Echoes of droppers of yore
E13 TRS+ dropper is killer value, fully serviceable and, in the long term, may be more reliable than a conventional post, but the function feels dated.
When the very first dropper post appeared about 15 years ago it had predetermined height adjustment, which meant you ran it fully up, fully down and one or two positions in between. This Gravity Dropper design was simple and effective, but it was ultimately superseded by infinitely adjustable posts, which allowed you to set the saddle height anywhere between the upper and lower limits.
Most modern droppers feature infinite adjustment, but E13 is bucking the trend with its new TRS+ dropper because it’s a mechanical post with four pre-set positions. Two lengths are offered – the shorter post drops down to 30mm, 60mm and 125mm and the longer post drops to 40mm, 70mm and 150mm.
The reason E13 has opted for pre-sets is to build a more reliable post. There’s no cartridge or air/oil inside the TRS+, instead you just have a simple coil spring with a cable actuated cam to lock the post into position. You can service it easily at home with standard tools and all the parts are fully replaceable.
To simplify set up the TRS+ post is also cable operated and comes with a high-quality under bar (1x) remote. This has a standard 22.2mm bar clamp, but you can remove this and bolt it directly to a Matchmaker-compatible SRAM brake lever, saving a bit of weight. A cartridge pivot bearing keeps things super smooth and to combat slippery conditions, E13 also adds a little bit of grip tape to the paddle. The simple set up also extends to saddle installation. The upper saddle clamp, features a couple of machined slots, allowing you to un-hook the bolts without having to fully dismantle them.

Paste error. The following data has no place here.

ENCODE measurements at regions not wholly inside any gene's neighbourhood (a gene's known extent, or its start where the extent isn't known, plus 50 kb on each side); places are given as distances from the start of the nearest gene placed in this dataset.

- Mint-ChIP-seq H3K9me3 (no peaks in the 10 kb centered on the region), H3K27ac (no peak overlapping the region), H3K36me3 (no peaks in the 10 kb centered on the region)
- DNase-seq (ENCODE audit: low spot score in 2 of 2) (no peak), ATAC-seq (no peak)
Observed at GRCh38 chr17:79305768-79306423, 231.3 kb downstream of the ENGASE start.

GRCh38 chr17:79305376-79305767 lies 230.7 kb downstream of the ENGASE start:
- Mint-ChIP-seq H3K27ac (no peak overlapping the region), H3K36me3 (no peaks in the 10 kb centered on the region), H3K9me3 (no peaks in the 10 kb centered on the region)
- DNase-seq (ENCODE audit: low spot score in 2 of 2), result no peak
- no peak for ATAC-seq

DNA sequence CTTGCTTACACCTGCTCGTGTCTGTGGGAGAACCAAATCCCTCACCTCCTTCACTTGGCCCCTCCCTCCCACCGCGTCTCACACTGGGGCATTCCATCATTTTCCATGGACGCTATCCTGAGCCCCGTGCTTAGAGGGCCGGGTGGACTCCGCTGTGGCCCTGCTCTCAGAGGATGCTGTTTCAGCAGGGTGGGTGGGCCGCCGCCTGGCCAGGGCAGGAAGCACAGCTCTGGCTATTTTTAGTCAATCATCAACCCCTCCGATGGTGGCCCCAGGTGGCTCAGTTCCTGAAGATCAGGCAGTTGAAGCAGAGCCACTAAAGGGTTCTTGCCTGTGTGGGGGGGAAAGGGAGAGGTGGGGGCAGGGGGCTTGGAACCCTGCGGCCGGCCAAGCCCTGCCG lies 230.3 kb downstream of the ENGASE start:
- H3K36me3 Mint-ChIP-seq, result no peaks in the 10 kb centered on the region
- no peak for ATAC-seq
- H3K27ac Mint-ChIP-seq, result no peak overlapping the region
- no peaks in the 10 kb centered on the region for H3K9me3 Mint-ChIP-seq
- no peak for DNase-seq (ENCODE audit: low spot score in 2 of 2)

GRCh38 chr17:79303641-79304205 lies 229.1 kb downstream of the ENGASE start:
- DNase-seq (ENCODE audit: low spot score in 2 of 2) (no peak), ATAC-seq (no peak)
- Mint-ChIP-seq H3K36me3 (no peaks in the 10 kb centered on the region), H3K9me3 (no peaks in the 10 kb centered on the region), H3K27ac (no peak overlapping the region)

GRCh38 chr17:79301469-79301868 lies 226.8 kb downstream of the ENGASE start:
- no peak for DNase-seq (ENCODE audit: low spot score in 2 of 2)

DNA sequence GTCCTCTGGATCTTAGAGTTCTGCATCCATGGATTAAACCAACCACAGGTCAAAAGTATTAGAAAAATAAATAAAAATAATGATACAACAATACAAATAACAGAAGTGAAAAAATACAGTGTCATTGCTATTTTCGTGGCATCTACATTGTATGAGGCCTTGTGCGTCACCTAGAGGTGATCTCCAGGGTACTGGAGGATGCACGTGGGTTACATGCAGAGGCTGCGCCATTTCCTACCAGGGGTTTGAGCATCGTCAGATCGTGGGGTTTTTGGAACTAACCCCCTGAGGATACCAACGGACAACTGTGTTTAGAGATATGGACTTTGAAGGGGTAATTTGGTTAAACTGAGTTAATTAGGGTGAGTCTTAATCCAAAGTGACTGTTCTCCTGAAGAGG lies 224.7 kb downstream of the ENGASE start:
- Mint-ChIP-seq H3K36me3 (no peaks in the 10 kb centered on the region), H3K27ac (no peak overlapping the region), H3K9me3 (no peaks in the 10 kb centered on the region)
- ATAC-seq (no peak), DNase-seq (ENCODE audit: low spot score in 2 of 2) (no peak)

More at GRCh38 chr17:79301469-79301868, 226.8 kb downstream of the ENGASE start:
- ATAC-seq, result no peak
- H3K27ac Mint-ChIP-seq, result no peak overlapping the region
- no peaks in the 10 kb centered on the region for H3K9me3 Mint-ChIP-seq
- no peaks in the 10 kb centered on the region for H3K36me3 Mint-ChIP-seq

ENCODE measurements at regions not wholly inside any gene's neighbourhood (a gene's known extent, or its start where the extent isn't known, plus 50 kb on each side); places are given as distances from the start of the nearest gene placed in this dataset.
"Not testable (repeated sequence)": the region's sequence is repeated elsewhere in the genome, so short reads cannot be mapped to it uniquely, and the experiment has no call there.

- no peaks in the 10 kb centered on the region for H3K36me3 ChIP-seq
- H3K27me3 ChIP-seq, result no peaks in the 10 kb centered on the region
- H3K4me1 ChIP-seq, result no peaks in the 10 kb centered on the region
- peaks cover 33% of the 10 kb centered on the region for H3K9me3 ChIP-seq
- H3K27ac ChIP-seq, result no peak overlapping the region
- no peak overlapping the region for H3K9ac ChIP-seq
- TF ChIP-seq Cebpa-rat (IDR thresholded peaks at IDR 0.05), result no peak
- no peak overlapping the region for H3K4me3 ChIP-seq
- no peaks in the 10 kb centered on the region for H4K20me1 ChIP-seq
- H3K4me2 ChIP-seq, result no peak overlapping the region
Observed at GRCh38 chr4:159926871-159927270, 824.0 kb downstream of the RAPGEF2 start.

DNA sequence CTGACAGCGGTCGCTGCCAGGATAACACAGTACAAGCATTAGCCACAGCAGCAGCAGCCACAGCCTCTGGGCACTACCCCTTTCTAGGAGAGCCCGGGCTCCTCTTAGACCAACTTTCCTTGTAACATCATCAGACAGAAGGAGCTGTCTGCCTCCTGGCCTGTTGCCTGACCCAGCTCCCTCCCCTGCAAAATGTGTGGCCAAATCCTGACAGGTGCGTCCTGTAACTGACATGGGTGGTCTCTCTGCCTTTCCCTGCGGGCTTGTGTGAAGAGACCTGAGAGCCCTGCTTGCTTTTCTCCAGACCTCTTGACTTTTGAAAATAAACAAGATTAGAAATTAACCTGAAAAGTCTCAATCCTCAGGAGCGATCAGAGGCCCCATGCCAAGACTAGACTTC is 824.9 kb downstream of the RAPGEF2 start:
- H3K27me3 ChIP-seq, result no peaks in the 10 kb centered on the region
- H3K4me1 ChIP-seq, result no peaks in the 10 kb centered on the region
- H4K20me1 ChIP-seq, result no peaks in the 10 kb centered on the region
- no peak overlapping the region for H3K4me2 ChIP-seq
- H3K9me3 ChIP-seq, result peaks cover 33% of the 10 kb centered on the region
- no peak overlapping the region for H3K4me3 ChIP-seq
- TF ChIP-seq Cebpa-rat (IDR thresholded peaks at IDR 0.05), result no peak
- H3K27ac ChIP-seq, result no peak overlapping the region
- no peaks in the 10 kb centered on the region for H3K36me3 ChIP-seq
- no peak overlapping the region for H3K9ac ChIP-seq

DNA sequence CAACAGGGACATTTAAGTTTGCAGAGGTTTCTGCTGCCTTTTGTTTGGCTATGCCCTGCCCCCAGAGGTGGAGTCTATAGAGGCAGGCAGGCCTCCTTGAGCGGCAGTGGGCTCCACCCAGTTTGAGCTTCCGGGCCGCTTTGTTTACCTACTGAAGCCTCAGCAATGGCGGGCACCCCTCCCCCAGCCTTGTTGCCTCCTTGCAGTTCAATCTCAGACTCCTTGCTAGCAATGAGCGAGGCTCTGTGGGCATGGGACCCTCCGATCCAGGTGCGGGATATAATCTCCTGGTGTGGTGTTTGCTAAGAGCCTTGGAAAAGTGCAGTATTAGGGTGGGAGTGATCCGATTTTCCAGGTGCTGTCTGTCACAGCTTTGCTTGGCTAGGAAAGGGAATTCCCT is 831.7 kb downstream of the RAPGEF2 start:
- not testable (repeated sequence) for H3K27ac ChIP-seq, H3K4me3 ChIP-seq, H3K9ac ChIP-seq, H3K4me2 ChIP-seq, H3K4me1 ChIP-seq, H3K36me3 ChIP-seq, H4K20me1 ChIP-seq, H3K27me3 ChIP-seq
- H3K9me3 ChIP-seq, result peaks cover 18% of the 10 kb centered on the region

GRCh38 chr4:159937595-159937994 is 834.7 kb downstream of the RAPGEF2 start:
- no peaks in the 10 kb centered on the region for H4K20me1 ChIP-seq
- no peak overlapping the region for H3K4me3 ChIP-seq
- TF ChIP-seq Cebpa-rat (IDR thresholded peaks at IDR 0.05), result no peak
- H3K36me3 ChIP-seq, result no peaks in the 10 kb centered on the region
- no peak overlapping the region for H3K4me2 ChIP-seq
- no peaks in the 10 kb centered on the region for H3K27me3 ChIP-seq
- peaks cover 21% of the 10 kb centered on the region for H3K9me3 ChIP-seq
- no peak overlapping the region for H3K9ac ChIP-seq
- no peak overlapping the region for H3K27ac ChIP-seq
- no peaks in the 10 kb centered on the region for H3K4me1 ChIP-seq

One of the things to be aware of with the TRS+ is the ride height. The collar above the frame is a similar height to the RockShox Reverb, but a 150mm travel TRS+ is a good 25mm taller overall, so if you’re already on the limit, or just happen to ride a small frame, you may have to choose the 125mm option. Or look at an alternative brand.
By their very nature, most droppers will exhibit a bit of rotational play, but the TRS+ has more than most, particularly the benchmark RockShox Reverb.
It’s been a while since we’ve tested a fixed position dropper post, and they do take some getting used to. If you’re a fully up or fully down sort of rider, then the TRS+ works great, but if you like to constantly fine tune your saddle height it will feel pretty limiting. We also found it easy to overshoot the two middle positions, which means we’d then have to pogo up and down to get it to engage. The fact that our test sample was a bit sluggish to return to full extension also meant we had to constantly reach down to pull it up the last few millimetres. To be fair though, E13 has recently increased the spring rate and seal quality on the TRS+, and these new parts are on their way, so we’ll see if they cure this problem.
E13’s TRS+ dropper is killer value, fully serviceable and, in the long term, may be more reliable than a conventional post, but fundamentally the function is no different to the 15 year-old Gravity Dropper. The reason most dropper post manufacturers have gravitated towards infinite versions is because you never have to compromise on saddle height, and that makes a huge difference off-road.